Mandatory federal safety standards on quadbikes, including the fitting of operator protection devices, will devastate rural motorbike dealers, according to the head of Small and Medium Enterprise Australia.
SME Australia chief executive Dean Logan said he'd been told some Western Australian motorbike dealerships were facing the loss of up to 60 per cent of their business.
The federal government has mandated a new safety standard, overseen by the Australian Competition and Consumer Commission, that includes labelling requirements, stability tests and the fitting of operator protection devices like the Quadbar.
"It's going to decimate a large number of rural and regional dealers - they just won't survive," Mr Logan said.
"The question I have got for government is how many more decisions, like this, are we going to make, and expect small to medium businesses to stay open, stay viable and employ Australians?"
Mr Logan said government couldn't expect to take a major sales line away from dealerships and expect them to stay alive, or make money.
He said he'd like to see a "strategy of choice" introduced, to let farmers decide which quad bikes they wanted operator protection devices fitted to.
"The farmer has then made a judgement call and complied with state regulations to do the right thing."
He rejected the position by the National Farmers Federation, which led the push to compel the government to accept the ACCC recommendations to improve quad bike safety.
"That's NFF nanny state nonsense, as opposed to giving farmers and opportunity to choose," he said.
"The momentum is going against the NFF on the basis they didn't do their homework, they didn't go out to their constituency.
"I think there is an opportunity to put the standard on hold, to get the warring factions around the table, and to put in an education and training program, similar to road safety campaigns.
"We need a national approach, we need education and change."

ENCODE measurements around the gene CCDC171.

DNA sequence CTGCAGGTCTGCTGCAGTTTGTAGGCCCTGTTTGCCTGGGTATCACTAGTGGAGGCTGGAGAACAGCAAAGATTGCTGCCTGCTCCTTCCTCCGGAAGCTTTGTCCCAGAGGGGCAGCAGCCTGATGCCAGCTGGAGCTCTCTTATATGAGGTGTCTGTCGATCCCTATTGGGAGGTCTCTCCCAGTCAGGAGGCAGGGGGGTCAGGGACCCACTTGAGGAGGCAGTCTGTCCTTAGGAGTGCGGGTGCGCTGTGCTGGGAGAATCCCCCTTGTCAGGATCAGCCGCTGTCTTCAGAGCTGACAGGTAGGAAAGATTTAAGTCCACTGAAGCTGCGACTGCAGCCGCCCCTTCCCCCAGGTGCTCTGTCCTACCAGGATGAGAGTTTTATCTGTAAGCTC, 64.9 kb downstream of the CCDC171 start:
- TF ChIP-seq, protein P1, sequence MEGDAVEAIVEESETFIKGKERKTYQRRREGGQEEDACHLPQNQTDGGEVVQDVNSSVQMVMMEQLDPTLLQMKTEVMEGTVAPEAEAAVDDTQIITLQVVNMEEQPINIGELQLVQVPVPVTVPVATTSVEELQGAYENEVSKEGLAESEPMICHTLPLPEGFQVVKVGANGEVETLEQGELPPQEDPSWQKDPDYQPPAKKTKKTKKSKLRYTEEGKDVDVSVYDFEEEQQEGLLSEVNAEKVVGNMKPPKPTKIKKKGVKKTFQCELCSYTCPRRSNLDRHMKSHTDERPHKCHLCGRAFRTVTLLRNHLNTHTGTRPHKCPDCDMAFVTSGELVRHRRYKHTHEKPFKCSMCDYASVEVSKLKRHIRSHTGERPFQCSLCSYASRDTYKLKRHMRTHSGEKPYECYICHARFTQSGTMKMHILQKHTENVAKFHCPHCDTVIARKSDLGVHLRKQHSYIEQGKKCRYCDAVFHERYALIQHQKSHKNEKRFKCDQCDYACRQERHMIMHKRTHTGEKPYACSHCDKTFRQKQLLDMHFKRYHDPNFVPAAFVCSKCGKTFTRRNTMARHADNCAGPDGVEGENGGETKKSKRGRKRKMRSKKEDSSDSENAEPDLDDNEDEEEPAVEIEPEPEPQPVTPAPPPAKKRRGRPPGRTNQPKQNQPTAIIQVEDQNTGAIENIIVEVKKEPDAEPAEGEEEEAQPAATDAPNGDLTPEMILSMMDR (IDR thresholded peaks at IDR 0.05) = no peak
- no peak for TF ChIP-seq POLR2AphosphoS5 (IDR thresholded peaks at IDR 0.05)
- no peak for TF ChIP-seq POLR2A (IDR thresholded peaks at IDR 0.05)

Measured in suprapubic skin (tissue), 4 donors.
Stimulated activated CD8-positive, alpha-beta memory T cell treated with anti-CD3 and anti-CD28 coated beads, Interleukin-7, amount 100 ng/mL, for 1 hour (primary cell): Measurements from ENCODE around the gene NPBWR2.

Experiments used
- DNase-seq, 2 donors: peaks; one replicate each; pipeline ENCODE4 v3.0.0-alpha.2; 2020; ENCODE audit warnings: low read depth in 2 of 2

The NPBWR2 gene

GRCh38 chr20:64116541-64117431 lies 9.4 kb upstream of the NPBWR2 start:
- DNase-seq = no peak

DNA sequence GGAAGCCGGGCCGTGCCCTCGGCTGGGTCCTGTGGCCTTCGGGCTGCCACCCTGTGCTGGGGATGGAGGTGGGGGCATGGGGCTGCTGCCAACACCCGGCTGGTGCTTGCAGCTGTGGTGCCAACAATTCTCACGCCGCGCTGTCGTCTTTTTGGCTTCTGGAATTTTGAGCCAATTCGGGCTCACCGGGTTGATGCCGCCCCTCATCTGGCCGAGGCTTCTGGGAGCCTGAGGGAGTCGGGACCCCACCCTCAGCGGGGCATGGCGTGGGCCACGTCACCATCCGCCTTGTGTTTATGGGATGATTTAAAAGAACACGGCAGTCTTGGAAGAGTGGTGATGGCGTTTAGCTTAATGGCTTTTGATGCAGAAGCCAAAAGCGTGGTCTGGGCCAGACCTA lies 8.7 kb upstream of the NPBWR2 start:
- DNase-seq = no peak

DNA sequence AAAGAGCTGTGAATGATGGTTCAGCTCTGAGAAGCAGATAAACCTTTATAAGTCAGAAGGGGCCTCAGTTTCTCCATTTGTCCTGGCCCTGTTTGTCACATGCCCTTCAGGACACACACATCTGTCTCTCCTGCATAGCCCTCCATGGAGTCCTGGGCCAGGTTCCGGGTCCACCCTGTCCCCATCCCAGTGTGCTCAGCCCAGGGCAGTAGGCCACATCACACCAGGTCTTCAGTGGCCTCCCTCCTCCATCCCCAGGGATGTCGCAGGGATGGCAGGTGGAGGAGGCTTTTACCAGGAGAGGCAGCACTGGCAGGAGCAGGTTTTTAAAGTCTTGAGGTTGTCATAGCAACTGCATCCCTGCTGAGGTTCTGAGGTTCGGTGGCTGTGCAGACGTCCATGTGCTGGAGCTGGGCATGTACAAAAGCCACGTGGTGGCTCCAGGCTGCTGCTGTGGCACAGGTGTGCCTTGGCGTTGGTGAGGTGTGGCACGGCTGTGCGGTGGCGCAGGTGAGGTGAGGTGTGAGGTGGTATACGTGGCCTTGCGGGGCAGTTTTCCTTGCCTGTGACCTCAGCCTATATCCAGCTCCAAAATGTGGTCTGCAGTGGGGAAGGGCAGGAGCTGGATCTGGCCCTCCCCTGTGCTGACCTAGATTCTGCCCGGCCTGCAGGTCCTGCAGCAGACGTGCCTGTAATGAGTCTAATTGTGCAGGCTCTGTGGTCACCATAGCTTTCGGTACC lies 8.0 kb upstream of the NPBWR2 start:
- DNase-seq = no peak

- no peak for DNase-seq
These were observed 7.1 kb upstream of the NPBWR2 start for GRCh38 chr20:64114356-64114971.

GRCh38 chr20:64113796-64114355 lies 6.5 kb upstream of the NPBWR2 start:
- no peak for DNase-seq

Mr Logan said the problem lay with the NFF, in terms of changing quad bike user behaviour.
"How can they best look after their sector, and stop putting 12 year old kids, on quad bikes?"
NFF chief executive Tony Mahar said it was unfortunate that it was Mr Logan who had not done his homework.
"The NFF operates pursuant a federated structure," Mr Mahar said.
"Our membership is a broad church, representing more than 30 state farming organisations and peak commodity groups."
All positions of national importance to farmers, including on quad bike safety, were developed through NFF's committee process and then endorsed by the whole membership at Members Council.
"The NFF membership's support for the Government's Quad Bike Safety Standard is product of lengthy and evidenced-based consultation with and through the Workforce Committee and with industry and experts.
"We continually check the 'pulse' of our members in regards to their support for the standard. They continue to support the standard."
Mr Mahar said there were a range of views on the issue, and what was not in dispute was the issue of safe work places and options for farmers.
"Our approach provides both options and a safer workplace,' Mr Mahar said.
"The NFF wants to safeguard farmers' continued access to quad bikes by making them safer.
"Quad bikes are for many farmers one of their most essential pieces of farm equipment.
"It is Mr Logan who is proposing to expose farmers to industrial manslaughter laws and protect some manufacturers who won't take ownership of safety issues that have been clearly exposed."
Save the Quad Bike
Craig Hartley, founder of Save the Quad Bike in Australia, said Standards Australia had confirmed in writing, they would not develop a quad bike standard or a technical specification for crush protection devices.